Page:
Jul 112018
 

Trump’s script for Russia looks something like this: America joins Putin to destroy “radical Islamic terror”—and in particular, Islamic State (IS). At the same time Russia agrees to abandon its collaboration with Iran, an old enemy for America in the Middle East and a threat to its allies, including Bahrain and Saudi Arabia. In Europe Russia would stop fomenting conflict in Ukraine, agree not to harass NATO members on its doorstep and, possibly, enter nuclear-arms-control talks. In the longer term, closer ties with Russia could also help curb Chinese expansion. Stephen Bannon, Mr Trump’s most alarming adviser, said last year that he had “no doubt” that “we’re going to war in the South China Sea in five to ten years.” If so, America will need allies, and Russia is a nuclear power with a 4,200km (2,600-mile) border with China. What’s not to like?
Obama proved to be a convenient doormat as Putin ordered intervention into Eastern Ukraine and grabbed the Crimean Peninsula. A year after that, he sent Russia’s military to support the Syrian dictator Bashar al-Assad and refused to accommodate Washington’s view over his future. Trump bombed Syria and killed 200 Russians. Then trump told NATO countries to increase their defence spending to four percent of their gross domestic product, higher than the group’s goal of two percent and left them to figure out how to accommodate the American president. Trump told Stoltenberg Russia is effectively holding Germany captive because Germany’s reliance on Russian gas and oil.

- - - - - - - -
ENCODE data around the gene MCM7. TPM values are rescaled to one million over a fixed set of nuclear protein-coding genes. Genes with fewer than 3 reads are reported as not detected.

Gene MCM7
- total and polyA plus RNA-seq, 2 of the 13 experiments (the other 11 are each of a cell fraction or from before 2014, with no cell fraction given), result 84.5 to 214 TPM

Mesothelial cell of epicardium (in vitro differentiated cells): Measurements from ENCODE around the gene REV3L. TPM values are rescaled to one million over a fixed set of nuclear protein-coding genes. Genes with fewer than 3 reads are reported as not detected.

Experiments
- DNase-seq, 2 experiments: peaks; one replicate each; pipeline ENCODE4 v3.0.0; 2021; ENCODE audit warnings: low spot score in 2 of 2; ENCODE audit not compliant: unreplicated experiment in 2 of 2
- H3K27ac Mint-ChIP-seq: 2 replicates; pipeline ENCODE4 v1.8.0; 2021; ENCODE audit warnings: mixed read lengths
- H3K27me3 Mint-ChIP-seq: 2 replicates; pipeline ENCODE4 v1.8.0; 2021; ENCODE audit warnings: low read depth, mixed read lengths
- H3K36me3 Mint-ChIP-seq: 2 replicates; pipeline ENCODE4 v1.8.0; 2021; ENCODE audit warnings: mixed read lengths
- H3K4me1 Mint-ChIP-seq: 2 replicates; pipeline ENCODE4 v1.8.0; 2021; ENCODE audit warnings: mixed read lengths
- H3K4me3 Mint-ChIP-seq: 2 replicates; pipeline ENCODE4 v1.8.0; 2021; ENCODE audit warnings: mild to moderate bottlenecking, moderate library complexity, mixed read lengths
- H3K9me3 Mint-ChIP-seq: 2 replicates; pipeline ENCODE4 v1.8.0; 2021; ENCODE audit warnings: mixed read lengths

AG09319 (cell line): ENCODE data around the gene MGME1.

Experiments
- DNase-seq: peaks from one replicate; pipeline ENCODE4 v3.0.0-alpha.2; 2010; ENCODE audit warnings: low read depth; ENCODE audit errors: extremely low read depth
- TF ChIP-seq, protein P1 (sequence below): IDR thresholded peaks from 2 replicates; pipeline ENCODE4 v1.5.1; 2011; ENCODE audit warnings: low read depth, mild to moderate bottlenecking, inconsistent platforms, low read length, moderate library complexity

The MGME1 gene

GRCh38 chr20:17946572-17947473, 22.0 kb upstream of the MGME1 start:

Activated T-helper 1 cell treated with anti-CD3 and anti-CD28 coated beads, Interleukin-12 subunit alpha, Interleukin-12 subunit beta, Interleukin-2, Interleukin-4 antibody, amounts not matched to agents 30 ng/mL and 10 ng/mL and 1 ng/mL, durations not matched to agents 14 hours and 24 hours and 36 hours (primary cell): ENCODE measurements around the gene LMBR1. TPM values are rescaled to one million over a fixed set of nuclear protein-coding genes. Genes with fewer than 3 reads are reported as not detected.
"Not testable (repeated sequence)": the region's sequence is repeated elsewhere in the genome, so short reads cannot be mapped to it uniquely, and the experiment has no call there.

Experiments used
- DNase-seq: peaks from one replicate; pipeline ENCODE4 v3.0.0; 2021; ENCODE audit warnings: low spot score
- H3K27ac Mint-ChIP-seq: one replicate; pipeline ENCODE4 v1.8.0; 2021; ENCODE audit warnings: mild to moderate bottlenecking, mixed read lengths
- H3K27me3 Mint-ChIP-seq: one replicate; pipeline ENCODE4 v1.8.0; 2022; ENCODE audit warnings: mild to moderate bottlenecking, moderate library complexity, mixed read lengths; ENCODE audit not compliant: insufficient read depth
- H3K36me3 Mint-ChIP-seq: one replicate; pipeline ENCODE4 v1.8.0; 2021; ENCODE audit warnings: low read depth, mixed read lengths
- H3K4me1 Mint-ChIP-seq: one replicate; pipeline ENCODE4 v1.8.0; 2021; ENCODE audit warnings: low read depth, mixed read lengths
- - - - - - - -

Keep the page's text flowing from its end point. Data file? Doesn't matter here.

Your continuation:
Trump said it was “very inappropriate” for the US to be paying for European defence from Russia while Germany is supporting gas deals with Moscow.

“They pay billions of dollars to Russia and we have to defend them against Russia,” Trump told Stoltenberg at a breakfast meeting.

“Germany as far as I’m concerned is captive to Russia because it’s getting so much of its energy from Russia,” he said.

About President Obama. FP said: Barack Obama Was a Foreign-Policy Failure
The 44th president of the United States promised to bring change but mostly drove the country deeper into a ditch. Obama’s presidency is in other respects a tragedy — and especially when it comes to foreign policy.Yet Obama’s presidency is in other respects a tragedy — and especially when it comes to foreign policy. It is a tragedy because Obama had the opportunity to refashion America’s role in the world, and at times he seemed to want to do just that. The crisis of 2008-2009 was the ideal moment to abandon the failed strategy of liberal hegemony that the United States had been pursuing since the end of the Cold War, but in the end Obama never broke with that familiar but failed approach. The result was a legacy of foreign-policy missteps that helped propel Donald Trump into the White House.